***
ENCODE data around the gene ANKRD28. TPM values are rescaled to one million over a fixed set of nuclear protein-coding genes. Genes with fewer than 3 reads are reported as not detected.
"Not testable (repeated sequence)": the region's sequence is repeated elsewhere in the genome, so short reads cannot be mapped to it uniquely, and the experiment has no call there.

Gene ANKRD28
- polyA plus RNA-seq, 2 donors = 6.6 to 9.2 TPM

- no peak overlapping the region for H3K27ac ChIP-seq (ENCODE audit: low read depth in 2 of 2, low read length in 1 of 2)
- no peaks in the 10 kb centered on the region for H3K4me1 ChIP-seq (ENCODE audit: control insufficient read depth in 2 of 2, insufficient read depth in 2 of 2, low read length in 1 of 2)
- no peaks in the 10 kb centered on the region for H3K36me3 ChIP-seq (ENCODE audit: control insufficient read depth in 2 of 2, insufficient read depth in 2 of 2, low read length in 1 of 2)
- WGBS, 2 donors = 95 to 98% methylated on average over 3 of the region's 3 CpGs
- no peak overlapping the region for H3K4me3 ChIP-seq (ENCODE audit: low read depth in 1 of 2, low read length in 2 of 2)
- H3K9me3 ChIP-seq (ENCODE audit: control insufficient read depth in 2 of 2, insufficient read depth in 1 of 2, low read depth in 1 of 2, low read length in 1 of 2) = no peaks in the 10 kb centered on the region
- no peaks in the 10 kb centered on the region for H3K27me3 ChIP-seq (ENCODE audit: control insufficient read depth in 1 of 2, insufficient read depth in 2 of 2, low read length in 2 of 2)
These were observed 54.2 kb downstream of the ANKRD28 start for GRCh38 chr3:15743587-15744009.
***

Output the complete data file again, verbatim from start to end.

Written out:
ENCODE data around the gene ANKRD28. TPM values are rescaled to one million over a fixed set of nuclear protein-coding genes. Genes with fewer than 3 reads are reported as not detected.
"Not testable (repeated sequence)": the region's sequence is repeated elsewhere in the genome, so short reads cannot be mapped to it uniquely, and the experiment has no call there.

Gene ANKRD28
- polyA plus RNA-seq, 2 donors = 6.6 to 9.2 TPM

- no peak overlapping the region for H3K27ac ChIP-seq (ENCODE audit: low read depth in 2 of 2, low read length in 1 of 2)
- no peaks in the 10 kb centered on the region for H3K4me1 ChIP-seq (ENCODE audit: control insufficient read depth in 2 of 2, insufficient read depth in 2 of 2, low read length in 1 of 2)
- no peaks in the 10 kb centered on the region for H3K36me3 ChIP-seq (ENCODE audit: control insufficient read depth in 2 of 2, insufficient read depth in 2 of 2, low read length in 1 of 2)
- WGBS, 2 donors = 95 to 98% methylated on average over 3 of the region's 3 CpGs
- no peak overlapping the region for H3K4me3 ChIP-seq (ENCODE audit: low read depth in 1 of 2, low read length in 2 of 2)
- H3K9me3 ChIP-seq (ENCODE audit: control insufficient read depth in 2 of 2, insufficient read depth in 1 of 2, low read depth in 1 of 2, low read length in 1 of 2) = no peaks in the 10 kb centered on the region
- no peaks in the 10 kb centered on the region for H3K27me3 ChIP-seq (ENCODE audit: control insufficient read depth in 1 of 2, insufficient read depth in 2 of 2, low read length in 2 of 2)
These were observed 54.2 kb downstream of the ANKRD28 start for GRCh38 chr3:15743587-15744009.